Ask people to envision a work of monumental religious architecture, and most will probably think of some great structure with a lot of history. A medieval cathedral in Europe, an Aztec pyramid, a Mogul-era mosque, maybe the Dalai Lama's palace — any and all may come to mind.
But as long as faith lives, there will be ambitious new structures built to reflect its ideals.
What would seem to be the first such work of the 21st century will be dedicated on May 22, when Bahais from around the world gather in Israel to celebrate completion of an unusual garden. It is laid out as a series of 19 linked terraces, a kilometer in length, ascending the slope of Mount Carmel, in Haifa, at one of the faith's holiest shrines.
The project has been a decade in the making, at a cost of $250 million, paid by contributions from individual Bahais, whose monotheistic faith has roots in 19th-century Persia and world headquarters in Haifa. Of an estimated five million Bahais around the world, 130,000 live in the United States, with administrative headquarters and a major house of worship in suburban Chicago and a radio station in rural South Carolina.
In the Bible, Mount Carmel is where the prophet Elijah waged a successful contest against the priests of Baal, as told in the Book of First Kings. But for Bahais, the mountain has a contemporary significance, as the site of the Shrine of the Bab, containing the remains of one of the faith's two founders.
The Bab (Arabic for "the Gate") was born in Persia, where he declared himself a messenger of God. Before his execution by Persian authorities in 1850, he taught that there would soon appear a greater messenger, who would open a new period in history.
In 1863, a nobleman, a follower of the Bab, said he was the one prophesied. Known as Baha'u'llah (meaning "the Glory of God"), he taught a faith whose principles embrace spiritual and global unity: there is one God, all humans belong to a single race, men and women are equal, and all major religions are true expressions of God. Baha'u'llah's shrine is outside the Israeli city of Acre, near Haifa.
In a telephone interview from Israel, the terraces' architect, Fariborz Sahba, said the project was meant primarily to impart a religious message, one that would direct attention to the Shrine of the Bab and also convey an impression of unity.
"My aim," Mr. Sahba said, "was to create some spiritual feeling, not just some beautiful gardens, because there are beautiful gardens all over the world. The whole essence of the teaching of the Bab himself was bringing the world together, the unity of mankind."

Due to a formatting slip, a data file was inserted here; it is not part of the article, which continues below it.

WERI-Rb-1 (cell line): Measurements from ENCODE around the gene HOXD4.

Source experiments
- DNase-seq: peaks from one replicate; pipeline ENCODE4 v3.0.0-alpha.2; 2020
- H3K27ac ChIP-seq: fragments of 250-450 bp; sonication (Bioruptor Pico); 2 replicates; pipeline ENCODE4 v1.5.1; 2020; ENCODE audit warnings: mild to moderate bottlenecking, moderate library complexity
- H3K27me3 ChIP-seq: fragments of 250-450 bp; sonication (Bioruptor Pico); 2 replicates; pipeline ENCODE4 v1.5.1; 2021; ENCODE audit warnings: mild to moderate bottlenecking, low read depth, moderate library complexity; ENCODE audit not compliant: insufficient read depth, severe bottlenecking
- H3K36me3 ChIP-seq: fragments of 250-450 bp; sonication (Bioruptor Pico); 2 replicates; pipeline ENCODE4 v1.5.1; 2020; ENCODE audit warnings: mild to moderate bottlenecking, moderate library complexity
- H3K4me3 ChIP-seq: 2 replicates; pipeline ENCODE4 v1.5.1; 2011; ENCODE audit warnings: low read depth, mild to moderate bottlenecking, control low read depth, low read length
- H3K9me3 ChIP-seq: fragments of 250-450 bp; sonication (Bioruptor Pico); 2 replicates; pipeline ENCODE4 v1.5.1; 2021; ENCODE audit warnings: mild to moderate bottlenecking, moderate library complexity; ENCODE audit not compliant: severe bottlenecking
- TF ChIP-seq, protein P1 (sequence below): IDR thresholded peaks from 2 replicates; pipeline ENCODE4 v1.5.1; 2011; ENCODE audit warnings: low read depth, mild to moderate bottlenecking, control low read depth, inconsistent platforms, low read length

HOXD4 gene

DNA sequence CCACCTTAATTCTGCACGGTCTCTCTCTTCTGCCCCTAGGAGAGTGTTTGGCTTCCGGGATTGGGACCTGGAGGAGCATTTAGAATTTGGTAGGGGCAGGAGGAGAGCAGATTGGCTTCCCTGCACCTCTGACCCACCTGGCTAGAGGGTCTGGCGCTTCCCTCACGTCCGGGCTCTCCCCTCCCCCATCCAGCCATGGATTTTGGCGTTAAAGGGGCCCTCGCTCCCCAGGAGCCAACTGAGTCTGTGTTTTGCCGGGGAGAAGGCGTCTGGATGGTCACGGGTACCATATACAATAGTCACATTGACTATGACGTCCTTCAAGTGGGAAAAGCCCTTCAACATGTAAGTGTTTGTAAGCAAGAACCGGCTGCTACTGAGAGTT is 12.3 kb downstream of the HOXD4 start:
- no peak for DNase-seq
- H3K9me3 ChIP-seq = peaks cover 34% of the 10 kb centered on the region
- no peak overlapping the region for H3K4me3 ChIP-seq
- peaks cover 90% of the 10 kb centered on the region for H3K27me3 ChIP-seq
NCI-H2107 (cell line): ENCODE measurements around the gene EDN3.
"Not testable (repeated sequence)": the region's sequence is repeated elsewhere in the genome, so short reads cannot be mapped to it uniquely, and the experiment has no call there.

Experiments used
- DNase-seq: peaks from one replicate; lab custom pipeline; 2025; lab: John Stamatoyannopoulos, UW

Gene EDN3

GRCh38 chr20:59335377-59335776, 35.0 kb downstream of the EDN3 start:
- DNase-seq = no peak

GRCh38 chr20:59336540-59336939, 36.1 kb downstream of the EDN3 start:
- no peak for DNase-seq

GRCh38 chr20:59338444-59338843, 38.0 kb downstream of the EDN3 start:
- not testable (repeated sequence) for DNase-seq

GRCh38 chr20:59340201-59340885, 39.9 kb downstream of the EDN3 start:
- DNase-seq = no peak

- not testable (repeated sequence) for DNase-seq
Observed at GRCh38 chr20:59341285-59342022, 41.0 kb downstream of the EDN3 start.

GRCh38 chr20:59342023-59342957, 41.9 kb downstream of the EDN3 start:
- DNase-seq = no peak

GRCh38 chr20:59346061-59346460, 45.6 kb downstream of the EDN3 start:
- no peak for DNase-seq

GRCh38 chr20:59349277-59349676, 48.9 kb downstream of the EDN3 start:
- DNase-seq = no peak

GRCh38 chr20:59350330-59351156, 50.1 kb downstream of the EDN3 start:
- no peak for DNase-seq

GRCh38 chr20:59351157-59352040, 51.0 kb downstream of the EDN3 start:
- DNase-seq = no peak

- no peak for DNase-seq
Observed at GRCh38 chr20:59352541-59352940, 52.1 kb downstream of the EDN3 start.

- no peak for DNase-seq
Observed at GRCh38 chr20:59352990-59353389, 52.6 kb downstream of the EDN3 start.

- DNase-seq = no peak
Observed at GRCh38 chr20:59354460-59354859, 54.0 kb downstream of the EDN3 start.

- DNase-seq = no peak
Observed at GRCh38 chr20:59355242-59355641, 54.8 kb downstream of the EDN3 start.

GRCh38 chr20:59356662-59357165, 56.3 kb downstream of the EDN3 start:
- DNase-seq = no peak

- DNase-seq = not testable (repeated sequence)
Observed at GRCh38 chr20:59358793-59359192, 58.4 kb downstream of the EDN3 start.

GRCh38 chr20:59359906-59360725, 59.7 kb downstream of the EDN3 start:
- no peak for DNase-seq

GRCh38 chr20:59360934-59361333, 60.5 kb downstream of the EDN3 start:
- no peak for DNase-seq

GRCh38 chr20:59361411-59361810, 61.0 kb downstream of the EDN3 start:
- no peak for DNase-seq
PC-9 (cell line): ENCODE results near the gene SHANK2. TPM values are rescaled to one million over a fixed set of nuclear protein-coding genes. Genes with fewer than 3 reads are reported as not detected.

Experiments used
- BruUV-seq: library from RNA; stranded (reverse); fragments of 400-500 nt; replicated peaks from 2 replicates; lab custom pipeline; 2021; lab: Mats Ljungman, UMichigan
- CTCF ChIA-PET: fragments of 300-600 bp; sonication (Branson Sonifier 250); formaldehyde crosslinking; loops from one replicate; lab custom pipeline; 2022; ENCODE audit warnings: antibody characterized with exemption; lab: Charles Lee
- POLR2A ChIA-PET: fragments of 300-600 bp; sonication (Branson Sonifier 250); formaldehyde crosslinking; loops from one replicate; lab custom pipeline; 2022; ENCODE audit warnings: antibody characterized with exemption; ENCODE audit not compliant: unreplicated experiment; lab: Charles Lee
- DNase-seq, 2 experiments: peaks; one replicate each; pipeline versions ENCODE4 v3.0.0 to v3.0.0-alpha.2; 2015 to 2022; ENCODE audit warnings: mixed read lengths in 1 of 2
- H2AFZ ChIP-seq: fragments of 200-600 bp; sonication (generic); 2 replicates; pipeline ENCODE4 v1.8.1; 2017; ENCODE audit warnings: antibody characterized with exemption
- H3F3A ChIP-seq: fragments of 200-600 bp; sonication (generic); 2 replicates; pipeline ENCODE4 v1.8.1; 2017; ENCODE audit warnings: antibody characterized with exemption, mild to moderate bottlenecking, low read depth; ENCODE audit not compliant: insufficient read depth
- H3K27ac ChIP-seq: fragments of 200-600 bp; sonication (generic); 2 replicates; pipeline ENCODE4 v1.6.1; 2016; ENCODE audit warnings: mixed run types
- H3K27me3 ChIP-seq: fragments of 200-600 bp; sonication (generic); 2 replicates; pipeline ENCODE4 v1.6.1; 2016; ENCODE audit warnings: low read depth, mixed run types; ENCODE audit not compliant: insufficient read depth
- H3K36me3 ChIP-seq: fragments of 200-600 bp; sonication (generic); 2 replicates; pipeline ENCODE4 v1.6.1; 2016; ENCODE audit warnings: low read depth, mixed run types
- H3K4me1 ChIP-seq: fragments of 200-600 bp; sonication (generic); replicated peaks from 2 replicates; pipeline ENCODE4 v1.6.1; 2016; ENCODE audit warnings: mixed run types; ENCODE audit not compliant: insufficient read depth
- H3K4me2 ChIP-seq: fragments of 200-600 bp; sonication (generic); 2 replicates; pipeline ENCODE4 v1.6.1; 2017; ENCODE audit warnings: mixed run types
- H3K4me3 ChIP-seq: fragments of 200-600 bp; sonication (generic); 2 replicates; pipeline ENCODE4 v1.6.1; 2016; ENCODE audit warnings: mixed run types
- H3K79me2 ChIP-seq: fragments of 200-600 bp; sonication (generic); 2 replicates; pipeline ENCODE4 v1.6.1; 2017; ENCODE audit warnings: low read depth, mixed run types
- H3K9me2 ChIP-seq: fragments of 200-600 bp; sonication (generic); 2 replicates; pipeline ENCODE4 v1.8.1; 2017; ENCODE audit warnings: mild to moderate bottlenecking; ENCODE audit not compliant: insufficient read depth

The Bab spent his last years imprisoned in grim conditions. The terraces, with their gardens, are intended to offer a stark contrast to that memory, to put one in mind of "waves of light," emanating from the shrine itself, Mr. Sahba said.
In another interview, a Bahai spokesman, Douglas Samimi-Moore, said the faith continued to grow, especially in regions like India and western and southern Africa.
"It's not huge," Mr. Samimi-Moore said. "It's not like some evangelical movement. But it's steady growth."
A Relic Is Spared
A year ago three American religious denominations undertook a petition campaign to try to dissuade the authorities in Leiden, the Netherlands, from tearing down one of the last remaining relics related to the Pilgrims, who sought refuge in that city before sailing to America.
Now it appears their pleas have paid off.
The United Church of Christ, which worked together with the Unitarian-Universalist Association and the Conservative Congregational Christian Churches, reports that the Leiden official responsible for monuments has said the ruins of the Vrouwekerk — the Church of Our Lady — will not be demolished after all.
Andy Lang, spokesman for the 1.4-million- member denomination, which traces some of its roots to the Pilgrims, said its officials received word Thursday that the Leiden city government planned to maintain the old church's last remaining wall, which had been scheduled for demolition to make way for an urban renewal project.
Mr. Lang said the denomination's president, John Thomas, had responded to the news by saying the Vrouwekerk, through its association with the Pilgrims, was a "precious symbol" linked to the birth of the idea of religious liberty in America.
Mr. Lang added that denominational officials credited Jeremy Bangs, a former curator of Plimouth Plantation in Massachusetts, who lives in Leiden, with inspiring their efforts.
"For a long time it looked like a hopeless battle," Mr. Lang said. "And we got in there directly because of his work."